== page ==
A child can break down the reasoning behind the movement of Black Lives Matter. The activist organization known as #BlackLivesMatter around the world was created to bring awareness and shine a huge spotlight onto the modern-day lynching of many Black men and women in America. The movement was not designed to alienate, isolate, or devalue the experiences of other cultures. In a sensitive climate where police brutality has been on the rise, no one can deny or dispute the targeted race. There is not a Caucasian walking the planet that would trade places with even the most privileged Black American because they know what experience comes with the pigment.
When non-Black Americans decide to pick a fight with #BlackLivesMatter supporters, stating that it is a hate group against Caucasians, it sounds utterly ridiculous. That is like saying those creating a movement to fight breast cancer are on a mission to separate themselves from and destroy groups fighting against AIDS. Both are medical conditions that need attention, but it only makes sense that there are groups who suffer personally from the disease or have loved ones suffering from the disease to band together to educate the masses and journey together to find the cure. Depending on the individual, one disease is going to take priority over the other. If you are a Black American, nine times out of ten, you or a family member have been a victim or witnessed police brutality based on the color of your skin. Does this mean Black Americans do not empathize or sympathize with the experiences of non-Black Americans? No. However, your focus, priority, and energy will be invested in what is effecting or plaguing you and your family at the present time.
Back in 2012 when neighborhood watchman George Zimmerman racially profiled 17-year-old Trayvon Martin, following him through a building complex after being instructed and advised by a 911 dispatcher to stay in his car, ultimately murdered him. Martin, armed with Skittles and an ice tea he had just purchased at a convenient store, was walking home in the rain wearing a hoodie. Zimmerman, 32, believed Martin did not belong in his neighborhood and felt Martin was a threat to his life. Zimmerman, armed with a PF-9 pistol, shot Martin in his chest after tackling the teenager to the ground. The Florida police department did not bother to investigate the murder or arrest Zimmerman. Matterfact, Zimmerman went home that same night and enjoyed a pizza after killing a child. #BlackLivesMatter was born.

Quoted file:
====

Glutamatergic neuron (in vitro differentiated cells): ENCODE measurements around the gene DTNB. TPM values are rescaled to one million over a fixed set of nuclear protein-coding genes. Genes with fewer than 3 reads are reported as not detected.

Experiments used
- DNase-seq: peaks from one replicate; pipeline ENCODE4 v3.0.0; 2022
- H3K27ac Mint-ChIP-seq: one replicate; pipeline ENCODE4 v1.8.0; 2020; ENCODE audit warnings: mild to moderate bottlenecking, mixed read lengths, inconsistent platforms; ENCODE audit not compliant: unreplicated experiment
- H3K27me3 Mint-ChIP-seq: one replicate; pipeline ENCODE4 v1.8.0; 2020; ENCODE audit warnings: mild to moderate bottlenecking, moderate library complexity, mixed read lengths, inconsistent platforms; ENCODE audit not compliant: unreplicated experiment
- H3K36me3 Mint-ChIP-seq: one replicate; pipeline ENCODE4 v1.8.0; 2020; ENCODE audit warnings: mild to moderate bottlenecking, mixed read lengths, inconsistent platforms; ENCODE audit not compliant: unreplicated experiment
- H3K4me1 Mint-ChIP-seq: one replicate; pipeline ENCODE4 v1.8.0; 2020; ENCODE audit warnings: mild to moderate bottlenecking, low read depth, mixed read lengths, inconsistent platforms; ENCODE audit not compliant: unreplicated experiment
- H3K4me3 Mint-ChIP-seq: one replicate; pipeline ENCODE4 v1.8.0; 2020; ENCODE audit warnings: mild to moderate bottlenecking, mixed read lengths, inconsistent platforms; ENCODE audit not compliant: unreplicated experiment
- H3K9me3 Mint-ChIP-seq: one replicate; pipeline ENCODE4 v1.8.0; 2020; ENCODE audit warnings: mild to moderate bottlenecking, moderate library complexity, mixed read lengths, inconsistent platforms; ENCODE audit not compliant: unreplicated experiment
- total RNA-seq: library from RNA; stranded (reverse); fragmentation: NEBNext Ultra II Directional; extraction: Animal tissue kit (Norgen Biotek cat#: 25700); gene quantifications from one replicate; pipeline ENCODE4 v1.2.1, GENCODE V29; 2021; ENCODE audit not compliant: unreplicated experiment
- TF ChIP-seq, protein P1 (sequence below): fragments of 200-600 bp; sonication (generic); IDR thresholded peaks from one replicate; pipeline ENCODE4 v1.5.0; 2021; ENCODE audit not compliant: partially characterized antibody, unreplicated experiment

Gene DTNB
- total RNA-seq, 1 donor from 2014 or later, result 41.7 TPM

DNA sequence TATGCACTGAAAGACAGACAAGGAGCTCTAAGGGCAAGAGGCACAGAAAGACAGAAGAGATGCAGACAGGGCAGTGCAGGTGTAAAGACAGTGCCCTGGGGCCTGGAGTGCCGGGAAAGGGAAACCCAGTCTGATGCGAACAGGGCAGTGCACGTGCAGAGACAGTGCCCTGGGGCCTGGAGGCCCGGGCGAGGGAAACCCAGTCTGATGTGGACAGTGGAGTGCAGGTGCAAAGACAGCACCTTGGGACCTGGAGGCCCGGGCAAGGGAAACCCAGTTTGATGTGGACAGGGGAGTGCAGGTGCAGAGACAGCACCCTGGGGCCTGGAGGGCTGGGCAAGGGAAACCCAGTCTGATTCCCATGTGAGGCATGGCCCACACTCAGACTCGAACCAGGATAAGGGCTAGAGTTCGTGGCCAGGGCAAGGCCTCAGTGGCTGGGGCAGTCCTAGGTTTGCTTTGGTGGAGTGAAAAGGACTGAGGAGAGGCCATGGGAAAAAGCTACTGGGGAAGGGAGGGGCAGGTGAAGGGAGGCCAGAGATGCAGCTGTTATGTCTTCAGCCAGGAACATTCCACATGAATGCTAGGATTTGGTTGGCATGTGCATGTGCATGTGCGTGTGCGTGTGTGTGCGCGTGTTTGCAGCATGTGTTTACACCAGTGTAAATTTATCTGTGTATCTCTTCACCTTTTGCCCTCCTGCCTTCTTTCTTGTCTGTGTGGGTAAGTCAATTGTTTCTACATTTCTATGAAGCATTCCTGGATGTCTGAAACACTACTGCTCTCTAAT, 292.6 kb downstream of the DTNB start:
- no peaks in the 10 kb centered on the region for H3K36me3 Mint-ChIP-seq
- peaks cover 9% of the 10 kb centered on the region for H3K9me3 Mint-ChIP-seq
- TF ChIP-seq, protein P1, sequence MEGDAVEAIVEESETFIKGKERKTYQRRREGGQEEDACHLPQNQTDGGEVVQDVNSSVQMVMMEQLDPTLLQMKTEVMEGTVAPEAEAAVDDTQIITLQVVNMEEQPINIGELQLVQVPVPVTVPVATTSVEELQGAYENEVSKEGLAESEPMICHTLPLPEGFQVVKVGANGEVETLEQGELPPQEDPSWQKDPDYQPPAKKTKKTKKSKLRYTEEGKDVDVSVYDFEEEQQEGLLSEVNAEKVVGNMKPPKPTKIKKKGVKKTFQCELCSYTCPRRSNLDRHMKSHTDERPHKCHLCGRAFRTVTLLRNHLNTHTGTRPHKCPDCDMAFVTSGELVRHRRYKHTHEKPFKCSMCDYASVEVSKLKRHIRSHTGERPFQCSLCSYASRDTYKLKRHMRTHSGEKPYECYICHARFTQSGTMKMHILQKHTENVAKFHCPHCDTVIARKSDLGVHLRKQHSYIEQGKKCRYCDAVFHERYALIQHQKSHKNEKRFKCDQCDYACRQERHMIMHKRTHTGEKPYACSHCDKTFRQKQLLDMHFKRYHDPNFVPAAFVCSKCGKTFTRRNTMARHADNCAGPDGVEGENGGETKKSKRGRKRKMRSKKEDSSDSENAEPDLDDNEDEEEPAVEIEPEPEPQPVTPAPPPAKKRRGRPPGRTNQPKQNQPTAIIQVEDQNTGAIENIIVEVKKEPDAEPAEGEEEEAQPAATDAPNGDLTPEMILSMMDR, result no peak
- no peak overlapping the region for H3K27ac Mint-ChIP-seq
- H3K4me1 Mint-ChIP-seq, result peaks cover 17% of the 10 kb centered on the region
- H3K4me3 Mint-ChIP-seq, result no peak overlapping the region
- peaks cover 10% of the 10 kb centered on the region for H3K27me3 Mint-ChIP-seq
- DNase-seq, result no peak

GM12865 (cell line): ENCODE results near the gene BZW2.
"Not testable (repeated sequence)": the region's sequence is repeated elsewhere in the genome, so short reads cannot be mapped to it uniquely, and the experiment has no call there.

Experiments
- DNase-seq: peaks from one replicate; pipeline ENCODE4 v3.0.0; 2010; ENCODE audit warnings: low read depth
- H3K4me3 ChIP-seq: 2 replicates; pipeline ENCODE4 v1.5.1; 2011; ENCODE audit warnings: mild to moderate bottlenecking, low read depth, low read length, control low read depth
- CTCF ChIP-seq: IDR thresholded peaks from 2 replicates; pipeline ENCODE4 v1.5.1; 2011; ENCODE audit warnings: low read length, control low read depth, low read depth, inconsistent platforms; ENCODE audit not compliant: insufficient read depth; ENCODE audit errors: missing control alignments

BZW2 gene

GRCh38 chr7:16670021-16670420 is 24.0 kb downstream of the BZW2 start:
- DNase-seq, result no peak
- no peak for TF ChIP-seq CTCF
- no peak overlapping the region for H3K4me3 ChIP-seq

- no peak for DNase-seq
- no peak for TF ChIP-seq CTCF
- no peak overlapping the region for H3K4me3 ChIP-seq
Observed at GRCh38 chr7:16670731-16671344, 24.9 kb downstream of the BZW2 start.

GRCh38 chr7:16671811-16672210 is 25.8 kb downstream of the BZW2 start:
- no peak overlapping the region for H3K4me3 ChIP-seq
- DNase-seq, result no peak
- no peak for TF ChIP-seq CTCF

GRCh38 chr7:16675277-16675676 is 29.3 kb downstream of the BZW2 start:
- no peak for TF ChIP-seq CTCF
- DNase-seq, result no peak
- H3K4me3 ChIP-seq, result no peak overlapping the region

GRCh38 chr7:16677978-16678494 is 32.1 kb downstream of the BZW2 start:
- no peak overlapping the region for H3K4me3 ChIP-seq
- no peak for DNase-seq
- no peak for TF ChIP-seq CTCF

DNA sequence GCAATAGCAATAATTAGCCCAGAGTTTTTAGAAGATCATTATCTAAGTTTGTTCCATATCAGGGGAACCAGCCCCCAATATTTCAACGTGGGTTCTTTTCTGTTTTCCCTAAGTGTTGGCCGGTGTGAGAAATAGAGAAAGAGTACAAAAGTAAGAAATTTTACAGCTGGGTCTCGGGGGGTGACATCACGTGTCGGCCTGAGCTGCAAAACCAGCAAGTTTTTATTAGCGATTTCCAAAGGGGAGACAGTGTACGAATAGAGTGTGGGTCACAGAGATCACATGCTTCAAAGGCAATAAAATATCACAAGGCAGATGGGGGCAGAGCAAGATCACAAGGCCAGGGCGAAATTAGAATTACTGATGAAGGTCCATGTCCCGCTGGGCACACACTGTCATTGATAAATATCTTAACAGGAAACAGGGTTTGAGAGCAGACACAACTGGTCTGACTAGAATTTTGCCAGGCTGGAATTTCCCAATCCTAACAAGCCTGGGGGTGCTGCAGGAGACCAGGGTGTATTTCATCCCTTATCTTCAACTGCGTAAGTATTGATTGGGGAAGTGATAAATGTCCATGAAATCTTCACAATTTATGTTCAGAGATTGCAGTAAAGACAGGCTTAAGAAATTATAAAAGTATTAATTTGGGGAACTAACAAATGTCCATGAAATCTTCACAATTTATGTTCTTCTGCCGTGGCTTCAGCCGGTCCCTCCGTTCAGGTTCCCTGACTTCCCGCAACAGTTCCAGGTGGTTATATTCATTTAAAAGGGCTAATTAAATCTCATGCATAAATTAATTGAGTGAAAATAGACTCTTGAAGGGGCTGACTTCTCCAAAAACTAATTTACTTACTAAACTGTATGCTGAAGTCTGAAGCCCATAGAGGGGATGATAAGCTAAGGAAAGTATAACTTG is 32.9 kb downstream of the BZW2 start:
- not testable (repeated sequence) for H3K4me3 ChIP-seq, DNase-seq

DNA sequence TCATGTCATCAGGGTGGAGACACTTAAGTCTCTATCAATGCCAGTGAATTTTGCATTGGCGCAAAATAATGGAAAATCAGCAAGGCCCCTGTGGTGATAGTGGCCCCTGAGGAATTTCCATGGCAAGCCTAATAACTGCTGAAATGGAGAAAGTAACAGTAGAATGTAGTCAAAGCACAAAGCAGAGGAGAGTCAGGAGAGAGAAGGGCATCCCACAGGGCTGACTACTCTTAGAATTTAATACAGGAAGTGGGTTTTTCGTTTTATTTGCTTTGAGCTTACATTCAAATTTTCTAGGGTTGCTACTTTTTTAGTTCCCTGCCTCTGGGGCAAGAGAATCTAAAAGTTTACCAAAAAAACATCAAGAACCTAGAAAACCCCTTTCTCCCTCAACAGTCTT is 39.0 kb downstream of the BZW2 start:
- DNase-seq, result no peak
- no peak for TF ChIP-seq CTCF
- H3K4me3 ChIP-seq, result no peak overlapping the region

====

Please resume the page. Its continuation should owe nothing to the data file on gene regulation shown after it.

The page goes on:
More and more cases hit mainstream via social media of Black Americans being murdered by police on camera without justice. Eric Garner was selling cigarettes in Baltimore, Maryland. The police was captured harassing him on a witness' cell phone. The police officers put him in an illegal choke hold, taking him down to the ground. Garner gasped for air trying to tell the police officers he could not breathe. garner died before America's eyes and the police offer was set free. #BlackLivesMatter was on the scene to fight for justice.
Mike Brown, 18, was walking with a friend in Ferguson, Missouri. A police officer followed them telling them to walk on the side-walk. The two teenagers explained they were close to their house. The officer attempted to grab Brown, pulling him into the police car holding a gun to his head. Brown screamed for his friend to run. Brown got free from the police officer and tried to run for his life. His friend hid behind a car and witnessed Brown get gunned down in the street like an animal. Several witnesses in the neighborhood watched and recorded the murder. The police officer was set free. #BlackLivesMatter was on the scene to fight for justice.
Sandra Bland had just moved to Texas excited about starting a new job. A police officer tailed her vehicle, causing her to change lanes to get out of his way. Because she did not use a signal change, the police officer pulled her over. The police dash cam captured the traffic stop. Bland asked why she was being pulled over. The police officer instructed her to put out her cigarette. Bland responded she was not doing anything illegal, including smoking a cigarette in her own vehicle. The officer threatened her to put out the cigarette. She refused. He ordered her to get out of the car to place her under arrest. Bland knew her rights and questioned why she was being arrested. The officer opened her car door and physically forced her out of the vehicle. Bland was put on the ground and handcuffed. She was booked and put in a Texas jail. Three days later she was found hanging from her cell. #BlackLivesMatter was there to fight for Bland.
The most recent case in the spotlight is 17-year-old Laquan McDonald. McDonald was shot 16 times by Chicago police captured on dash cam. The officer unloaded on the teenager while he lay lifeless on the pavement. The nearby Burger King surveillance camera also captured the murder of McDonald. Chicago police went to Burger King after the murder and deleted 86 minutes of their footage. They gave a different account of what happened, stating McDonald lunged at them with a knife. When the video was released to the public showing McDonald walking away from the police and shot down, #BlackLivesMatter started a peaceful protest to force the arrest of officer Jason Van Dyke who pulled the trigger and the resignation of Superintendent Garry McCarthy who was part of the cover-up. The activist organization will not rest until all involved in the cover-up of McDonald's murder are forced to resign.
Is #BlackLivesMatter committing a crime by fighting for justice for the youth who no longer have a voice to defend themselves? Absolutely not. Do they believe that All Lives Matter? Absolutely. But their focus and concentration is on the rising epidemic of Black men and women victimized by police brutality and injustice. Instead of questioning and working against their compassion, join 'em. They have a fight ahead of them.